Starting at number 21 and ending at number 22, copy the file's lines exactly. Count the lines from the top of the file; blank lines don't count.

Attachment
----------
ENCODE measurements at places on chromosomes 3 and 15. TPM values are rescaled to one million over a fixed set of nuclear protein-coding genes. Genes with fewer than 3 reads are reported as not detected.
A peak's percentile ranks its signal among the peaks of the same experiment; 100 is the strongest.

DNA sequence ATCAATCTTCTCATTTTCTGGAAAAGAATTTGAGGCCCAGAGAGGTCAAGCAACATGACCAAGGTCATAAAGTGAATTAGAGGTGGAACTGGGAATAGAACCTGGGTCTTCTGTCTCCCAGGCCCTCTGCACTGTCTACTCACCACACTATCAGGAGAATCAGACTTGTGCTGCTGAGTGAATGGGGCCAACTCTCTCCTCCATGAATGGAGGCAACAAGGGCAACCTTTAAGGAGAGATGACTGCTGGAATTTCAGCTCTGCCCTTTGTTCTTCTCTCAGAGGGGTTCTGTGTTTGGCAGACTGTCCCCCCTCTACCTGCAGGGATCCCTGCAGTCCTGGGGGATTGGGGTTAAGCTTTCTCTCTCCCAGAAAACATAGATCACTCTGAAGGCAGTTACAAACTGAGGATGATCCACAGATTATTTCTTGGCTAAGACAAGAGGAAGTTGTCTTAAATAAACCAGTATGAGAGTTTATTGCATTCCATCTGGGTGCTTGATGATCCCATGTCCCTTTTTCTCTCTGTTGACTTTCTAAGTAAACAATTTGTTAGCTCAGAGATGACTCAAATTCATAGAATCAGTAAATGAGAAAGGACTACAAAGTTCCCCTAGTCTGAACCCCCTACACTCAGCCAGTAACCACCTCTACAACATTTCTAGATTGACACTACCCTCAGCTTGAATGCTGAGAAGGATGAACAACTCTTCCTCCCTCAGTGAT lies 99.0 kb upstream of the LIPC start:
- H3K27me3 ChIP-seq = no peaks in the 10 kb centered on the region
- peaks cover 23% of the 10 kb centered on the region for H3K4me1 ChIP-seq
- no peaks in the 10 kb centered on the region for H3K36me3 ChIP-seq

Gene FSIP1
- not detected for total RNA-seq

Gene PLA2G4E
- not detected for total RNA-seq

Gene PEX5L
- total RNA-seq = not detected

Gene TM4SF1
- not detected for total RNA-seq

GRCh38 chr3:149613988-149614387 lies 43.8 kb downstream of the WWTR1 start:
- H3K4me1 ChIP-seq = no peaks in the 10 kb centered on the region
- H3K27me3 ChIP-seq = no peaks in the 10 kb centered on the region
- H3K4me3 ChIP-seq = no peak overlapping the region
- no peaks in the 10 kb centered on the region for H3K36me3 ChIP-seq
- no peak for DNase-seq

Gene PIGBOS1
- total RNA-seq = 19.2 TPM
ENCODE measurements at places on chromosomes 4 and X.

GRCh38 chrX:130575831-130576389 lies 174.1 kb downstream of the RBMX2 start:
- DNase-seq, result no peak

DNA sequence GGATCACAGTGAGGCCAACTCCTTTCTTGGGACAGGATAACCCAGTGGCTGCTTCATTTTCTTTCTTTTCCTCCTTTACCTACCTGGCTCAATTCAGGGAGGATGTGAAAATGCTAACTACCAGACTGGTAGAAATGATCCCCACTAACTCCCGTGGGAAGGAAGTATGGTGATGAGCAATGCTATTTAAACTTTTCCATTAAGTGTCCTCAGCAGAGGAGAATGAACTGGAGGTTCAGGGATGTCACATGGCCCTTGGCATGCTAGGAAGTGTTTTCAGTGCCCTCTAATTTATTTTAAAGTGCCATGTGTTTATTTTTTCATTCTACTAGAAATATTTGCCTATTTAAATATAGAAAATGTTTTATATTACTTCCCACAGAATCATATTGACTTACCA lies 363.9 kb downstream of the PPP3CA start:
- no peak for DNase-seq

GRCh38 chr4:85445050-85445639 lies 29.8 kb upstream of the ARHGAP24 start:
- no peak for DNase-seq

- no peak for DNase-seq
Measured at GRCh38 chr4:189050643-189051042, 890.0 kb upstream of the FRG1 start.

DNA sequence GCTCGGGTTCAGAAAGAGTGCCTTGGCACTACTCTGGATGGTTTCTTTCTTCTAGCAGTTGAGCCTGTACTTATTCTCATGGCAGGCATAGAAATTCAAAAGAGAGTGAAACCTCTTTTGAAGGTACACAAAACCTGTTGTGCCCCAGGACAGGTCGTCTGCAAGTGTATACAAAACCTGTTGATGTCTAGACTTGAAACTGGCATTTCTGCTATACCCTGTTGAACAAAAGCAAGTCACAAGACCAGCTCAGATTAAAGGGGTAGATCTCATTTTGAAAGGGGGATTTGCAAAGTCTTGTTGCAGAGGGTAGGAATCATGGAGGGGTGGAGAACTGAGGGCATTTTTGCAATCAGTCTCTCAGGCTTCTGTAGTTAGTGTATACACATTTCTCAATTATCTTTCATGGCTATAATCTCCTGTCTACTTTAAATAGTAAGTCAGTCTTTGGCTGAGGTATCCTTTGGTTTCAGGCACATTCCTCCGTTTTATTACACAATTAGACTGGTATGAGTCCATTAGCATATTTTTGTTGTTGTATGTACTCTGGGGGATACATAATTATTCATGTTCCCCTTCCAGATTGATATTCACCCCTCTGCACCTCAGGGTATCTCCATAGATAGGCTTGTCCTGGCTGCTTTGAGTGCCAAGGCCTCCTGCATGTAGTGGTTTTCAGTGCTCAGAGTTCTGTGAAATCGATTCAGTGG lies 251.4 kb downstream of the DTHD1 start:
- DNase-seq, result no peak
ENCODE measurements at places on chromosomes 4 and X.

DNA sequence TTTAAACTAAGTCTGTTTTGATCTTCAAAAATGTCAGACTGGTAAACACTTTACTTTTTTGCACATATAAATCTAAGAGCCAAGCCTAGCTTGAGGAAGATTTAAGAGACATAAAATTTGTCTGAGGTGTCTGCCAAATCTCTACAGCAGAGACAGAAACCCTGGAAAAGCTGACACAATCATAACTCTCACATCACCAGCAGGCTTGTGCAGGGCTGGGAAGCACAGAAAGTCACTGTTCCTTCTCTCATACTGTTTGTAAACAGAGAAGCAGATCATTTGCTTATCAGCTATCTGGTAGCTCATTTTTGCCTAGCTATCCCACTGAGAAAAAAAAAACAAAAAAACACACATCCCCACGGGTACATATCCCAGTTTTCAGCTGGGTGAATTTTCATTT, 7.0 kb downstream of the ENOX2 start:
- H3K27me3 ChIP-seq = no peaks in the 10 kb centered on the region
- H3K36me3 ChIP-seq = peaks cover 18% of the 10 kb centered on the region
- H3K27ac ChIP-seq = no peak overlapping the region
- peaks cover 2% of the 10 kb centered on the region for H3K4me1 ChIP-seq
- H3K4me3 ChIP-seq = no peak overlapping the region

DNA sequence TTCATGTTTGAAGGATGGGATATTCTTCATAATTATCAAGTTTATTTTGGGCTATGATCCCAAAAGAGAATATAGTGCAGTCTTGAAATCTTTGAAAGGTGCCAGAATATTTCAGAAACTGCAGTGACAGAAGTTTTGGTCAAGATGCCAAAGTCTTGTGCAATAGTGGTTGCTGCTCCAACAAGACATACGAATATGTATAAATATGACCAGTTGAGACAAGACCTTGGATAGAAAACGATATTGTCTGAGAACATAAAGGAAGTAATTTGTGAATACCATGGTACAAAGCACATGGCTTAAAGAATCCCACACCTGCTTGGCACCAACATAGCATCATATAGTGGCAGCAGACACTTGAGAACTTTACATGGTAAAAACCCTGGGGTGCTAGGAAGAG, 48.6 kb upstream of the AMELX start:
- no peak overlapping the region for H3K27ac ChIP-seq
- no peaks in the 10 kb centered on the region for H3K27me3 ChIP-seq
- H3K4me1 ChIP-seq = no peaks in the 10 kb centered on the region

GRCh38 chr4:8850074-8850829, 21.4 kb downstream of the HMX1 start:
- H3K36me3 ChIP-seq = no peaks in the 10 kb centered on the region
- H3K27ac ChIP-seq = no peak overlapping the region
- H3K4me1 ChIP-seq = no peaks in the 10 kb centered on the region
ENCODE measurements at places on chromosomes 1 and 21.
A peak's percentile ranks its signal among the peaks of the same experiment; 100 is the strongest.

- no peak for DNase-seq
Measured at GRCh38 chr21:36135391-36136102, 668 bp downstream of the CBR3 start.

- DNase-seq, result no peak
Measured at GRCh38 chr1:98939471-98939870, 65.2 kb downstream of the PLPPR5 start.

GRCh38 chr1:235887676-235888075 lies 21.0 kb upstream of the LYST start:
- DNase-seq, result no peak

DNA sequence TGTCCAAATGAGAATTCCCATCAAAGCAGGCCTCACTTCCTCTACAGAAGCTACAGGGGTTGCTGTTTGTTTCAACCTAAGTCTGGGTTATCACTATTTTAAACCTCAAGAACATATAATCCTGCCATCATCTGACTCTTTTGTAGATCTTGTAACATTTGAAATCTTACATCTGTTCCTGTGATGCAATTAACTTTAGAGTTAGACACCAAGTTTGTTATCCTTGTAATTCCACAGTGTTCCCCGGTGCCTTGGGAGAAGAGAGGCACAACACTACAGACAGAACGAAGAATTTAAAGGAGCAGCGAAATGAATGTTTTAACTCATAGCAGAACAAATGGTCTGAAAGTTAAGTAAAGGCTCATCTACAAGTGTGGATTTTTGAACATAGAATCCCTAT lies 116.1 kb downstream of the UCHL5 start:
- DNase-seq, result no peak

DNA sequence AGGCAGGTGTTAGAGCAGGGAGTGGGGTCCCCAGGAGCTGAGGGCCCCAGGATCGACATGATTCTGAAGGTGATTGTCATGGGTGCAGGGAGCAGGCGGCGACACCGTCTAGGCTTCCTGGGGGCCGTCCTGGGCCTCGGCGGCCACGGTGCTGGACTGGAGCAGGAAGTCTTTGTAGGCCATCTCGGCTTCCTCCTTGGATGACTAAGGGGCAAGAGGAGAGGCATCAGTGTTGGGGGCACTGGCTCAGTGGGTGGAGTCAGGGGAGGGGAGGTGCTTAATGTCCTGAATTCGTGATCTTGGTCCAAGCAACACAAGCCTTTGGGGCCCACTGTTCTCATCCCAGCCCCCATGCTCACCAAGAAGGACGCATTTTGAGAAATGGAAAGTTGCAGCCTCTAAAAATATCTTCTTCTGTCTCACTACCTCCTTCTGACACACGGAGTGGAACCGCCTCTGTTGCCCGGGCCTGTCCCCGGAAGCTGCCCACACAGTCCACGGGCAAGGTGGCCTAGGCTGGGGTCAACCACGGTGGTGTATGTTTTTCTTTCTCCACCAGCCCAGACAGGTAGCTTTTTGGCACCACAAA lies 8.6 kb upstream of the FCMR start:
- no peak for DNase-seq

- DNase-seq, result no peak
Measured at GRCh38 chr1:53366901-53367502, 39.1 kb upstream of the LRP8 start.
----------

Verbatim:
Gene PIGBOS1
- total RNA-seq = 19.2 TPM